by Todd Walker
I sat in the front of our aluminum jon boat as my daddy silently paddled us down Little Echeconnee Creek from the wooden bridge. A seven-year old boy with his daddy’s single-shot 20 gauge in his lap… I was living every country boy’s dream. Daddy had killed wild game with this same Stevens shotgun since he received it as a gift on his 14th birthday. My love of woodlore began that cool autumn day.
Going to the woods has always meant going home for me. Among the trees, rocks, animals, and streams I find peace. The reality is that we are all dependent on nature no matter how domesticated we’ve become. Our wild ancestors coaxed all the resources needed to live from the same trails you and I walk.
Many woods lessons came to me the hard way. Mistakes make us wiser… if we live to tell the stories around the campfire. You may know these lessons in your head, but until you’ve experienced them, your knowledge is not knowing. You must get out there.
“Reading about nature is fine, but if a person walks in the woods and listens carefully, he can learn more than what is in books, for they speak with the voice of God.” ~ George Washington Carver
Knowing is different from knowledge. Knowledge is acquired intellectually. Knowing equals knowledge plus experience. Knowing is the spiritual and emotional connection… the stuff that sticks with us and becomes second nature.
What is woodlore?
Woodlore ~ “skills relating to living in a woodland environment; woodcraft.”
Woodcraft ~ “skill in anything that pertains to the woods or forest, especially in making one’s way through the woods or in hunting, trapping, etc.”
There is no graduation date in the school of woodlore. Our journey to knowing will take a lifetime. Below are a few lessons I’ve learned. My hope is that you find these helpful on your journey of knowing woodlore.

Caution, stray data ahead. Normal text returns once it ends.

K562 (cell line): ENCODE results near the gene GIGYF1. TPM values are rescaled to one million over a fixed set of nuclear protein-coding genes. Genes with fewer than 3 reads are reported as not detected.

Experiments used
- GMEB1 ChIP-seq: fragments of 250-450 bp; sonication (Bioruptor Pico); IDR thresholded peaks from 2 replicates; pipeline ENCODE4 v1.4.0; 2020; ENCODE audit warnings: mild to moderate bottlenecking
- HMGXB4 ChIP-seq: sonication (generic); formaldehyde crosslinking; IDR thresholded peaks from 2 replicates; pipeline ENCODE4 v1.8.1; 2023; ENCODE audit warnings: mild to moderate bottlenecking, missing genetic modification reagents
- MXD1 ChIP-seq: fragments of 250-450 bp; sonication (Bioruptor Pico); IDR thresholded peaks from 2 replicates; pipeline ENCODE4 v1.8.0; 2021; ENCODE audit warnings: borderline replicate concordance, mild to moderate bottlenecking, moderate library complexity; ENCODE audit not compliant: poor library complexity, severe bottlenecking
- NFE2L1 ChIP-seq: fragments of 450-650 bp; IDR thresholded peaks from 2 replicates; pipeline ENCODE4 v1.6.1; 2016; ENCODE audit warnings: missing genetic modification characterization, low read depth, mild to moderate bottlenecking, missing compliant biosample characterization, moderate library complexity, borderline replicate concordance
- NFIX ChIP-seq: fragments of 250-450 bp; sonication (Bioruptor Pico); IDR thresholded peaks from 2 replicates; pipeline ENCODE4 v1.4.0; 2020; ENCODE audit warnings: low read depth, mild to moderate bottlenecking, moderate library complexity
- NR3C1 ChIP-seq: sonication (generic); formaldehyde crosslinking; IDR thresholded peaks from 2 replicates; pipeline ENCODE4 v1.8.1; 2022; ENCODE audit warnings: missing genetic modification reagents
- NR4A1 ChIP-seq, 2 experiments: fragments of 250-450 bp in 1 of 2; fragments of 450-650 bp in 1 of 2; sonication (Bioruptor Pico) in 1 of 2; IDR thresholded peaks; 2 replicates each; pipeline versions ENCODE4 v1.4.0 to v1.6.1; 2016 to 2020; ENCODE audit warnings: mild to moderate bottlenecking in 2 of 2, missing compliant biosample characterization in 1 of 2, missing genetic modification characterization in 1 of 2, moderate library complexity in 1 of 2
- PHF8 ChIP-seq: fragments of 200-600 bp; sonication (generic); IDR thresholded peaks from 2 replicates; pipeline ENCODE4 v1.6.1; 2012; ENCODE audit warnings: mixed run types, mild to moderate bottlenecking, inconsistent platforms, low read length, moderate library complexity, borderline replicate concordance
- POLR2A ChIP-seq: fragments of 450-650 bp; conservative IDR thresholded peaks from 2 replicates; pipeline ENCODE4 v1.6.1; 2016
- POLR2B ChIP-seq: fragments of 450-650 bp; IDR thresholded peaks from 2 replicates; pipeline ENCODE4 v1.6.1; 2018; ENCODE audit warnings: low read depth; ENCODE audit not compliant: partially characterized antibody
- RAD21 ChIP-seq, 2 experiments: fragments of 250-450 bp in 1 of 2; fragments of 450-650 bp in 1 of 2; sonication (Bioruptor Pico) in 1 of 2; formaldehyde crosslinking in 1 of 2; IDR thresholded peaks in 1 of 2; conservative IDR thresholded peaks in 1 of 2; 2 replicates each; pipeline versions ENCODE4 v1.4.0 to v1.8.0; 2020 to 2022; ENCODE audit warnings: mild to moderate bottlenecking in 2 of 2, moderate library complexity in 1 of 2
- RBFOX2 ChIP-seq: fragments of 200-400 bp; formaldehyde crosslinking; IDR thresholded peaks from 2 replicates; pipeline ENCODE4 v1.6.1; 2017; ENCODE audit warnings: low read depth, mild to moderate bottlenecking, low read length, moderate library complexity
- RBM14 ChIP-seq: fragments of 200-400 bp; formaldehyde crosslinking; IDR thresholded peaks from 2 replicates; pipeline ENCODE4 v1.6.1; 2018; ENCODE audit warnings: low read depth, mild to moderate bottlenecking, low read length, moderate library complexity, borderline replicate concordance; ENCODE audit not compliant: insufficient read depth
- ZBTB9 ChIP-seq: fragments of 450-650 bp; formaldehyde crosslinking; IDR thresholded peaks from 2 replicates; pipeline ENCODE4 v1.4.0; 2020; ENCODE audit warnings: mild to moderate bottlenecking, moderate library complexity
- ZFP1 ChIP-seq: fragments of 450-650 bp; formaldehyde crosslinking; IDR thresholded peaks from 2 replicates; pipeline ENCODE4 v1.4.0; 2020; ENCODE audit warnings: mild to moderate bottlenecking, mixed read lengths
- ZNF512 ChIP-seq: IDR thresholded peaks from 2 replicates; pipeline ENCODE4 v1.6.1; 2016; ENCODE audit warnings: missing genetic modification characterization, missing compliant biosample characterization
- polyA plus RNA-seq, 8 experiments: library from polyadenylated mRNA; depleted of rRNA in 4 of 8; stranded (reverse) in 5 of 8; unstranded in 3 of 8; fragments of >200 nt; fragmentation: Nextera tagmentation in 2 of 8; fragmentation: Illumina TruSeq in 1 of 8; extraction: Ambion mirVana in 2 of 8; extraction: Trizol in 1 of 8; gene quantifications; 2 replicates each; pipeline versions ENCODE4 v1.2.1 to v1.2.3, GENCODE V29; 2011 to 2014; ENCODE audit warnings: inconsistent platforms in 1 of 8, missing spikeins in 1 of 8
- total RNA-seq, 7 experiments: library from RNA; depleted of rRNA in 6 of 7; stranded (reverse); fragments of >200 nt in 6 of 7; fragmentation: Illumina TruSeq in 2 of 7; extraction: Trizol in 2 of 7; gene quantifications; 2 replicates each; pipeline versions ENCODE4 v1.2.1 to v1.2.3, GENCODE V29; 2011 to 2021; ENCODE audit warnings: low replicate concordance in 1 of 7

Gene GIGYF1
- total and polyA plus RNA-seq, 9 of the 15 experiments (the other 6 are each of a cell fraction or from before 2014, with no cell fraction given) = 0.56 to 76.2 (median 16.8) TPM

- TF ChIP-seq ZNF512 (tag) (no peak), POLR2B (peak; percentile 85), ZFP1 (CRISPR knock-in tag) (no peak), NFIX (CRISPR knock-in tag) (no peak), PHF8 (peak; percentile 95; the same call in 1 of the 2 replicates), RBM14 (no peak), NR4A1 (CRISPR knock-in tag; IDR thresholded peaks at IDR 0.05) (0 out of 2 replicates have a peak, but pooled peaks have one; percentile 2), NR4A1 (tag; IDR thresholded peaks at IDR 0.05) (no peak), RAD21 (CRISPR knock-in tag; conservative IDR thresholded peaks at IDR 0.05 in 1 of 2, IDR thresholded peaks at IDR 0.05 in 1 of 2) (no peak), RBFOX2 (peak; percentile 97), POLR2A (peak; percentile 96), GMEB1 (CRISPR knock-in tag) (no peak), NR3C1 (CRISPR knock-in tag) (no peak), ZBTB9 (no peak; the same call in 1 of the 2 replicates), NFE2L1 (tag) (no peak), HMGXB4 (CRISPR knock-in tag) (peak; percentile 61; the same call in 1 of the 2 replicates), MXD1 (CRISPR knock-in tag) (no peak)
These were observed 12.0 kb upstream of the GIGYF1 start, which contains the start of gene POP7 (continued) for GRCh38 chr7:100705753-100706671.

- Walk slowly and make frequent stops to observe your surroundings. Like a leaf softly landing on still water, try to send faint ripples in the woods not tidal-waves.
- Take notice of the story nature is telling: Bird songs, animal behavior, weather patterns, etc.
- Step on top of fallen logs/obstacles in your path before crossing. Step and look back to see if a snake rests underneath.
- When selecting a camp site, give attention to the 4 W’s: Wood, Water, Wind, and Widow Makers.
- Collect resources as you go. These may not be available at your destination.
- Conserve resources. A forked tree can process firewood saving the edge of your saw or ax.
- Learn to find dry fire-making material in wet conditions.
- Go light when packing. Fatigue makes cowards of us all. Leave the shiny survival objects home. Practicing skills with multi-purpose gear lightens your load.
- Whether in a group or alone, leave a detailed itinerary with a trusted friend or family member in case you need to be rescued.
- Carry easily accessible no-cook trail food for energy boosts while hiking. Click here for my pemmican, jerky, and parched corn recipes.
- Stay hydrated, especially on winter trips.
- River rocks hold water. When heated around a fire, the water expands rapidly and may blast shards of stone in all directions.
- Layer clothing in such a way that you can regulate core temperature. Don’t sweat it! If your clothing becomes wet on winter trips, build a fire to dry them.